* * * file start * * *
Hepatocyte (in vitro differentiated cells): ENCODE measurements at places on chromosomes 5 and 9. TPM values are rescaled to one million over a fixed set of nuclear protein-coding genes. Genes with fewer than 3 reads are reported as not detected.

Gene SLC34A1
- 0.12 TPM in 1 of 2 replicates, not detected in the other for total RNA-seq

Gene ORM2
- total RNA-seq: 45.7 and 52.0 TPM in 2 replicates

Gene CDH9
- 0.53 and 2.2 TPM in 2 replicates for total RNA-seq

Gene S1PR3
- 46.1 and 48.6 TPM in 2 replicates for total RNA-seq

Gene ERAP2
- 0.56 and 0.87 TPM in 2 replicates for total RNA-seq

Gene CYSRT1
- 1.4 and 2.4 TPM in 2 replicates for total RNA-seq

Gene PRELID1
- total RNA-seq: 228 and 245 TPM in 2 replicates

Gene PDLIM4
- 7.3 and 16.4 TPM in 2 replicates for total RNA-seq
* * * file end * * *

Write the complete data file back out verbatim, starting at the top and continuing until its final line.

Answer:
Hepatocyte (in vitro differentiated cells): ENCODE measurements at places on chromosomes 5 and 9. TPM values are rescaled to one million over a fixed set of nuclear protein-coding genes. Genes with fewer than 3 reads are reported as not detected.

Gene SLC34A1
- 0.12 TPM in 1 of 2 replicates, not detected in the other for total RNA-seq

Gene ORM2
- total RNA-seq: 45.7 and 52.0 TPM in 2 replicates

Gene CDH9
- 0.53 and 2.2 TPM in 2 replicates for total RNA-seq

Gene S1PR3
- 46.1 and 48.6 TPM in 2 replicates for total RNA-seq

Gene ERAP2
- 0.56 and 0.87 TPM in 2 replicates for total RNA-seq

Gene CYSRT1
- 1.4 and 2.4 TPM in 2 replicates for total RNA-seq

Gene PRELID1
- total RNA-seq: 228 and 245 TPM in 2 replicates

Gene PDLIM4
- 7.3 and 16.4 TPM in 2 replicates for total RNA-seq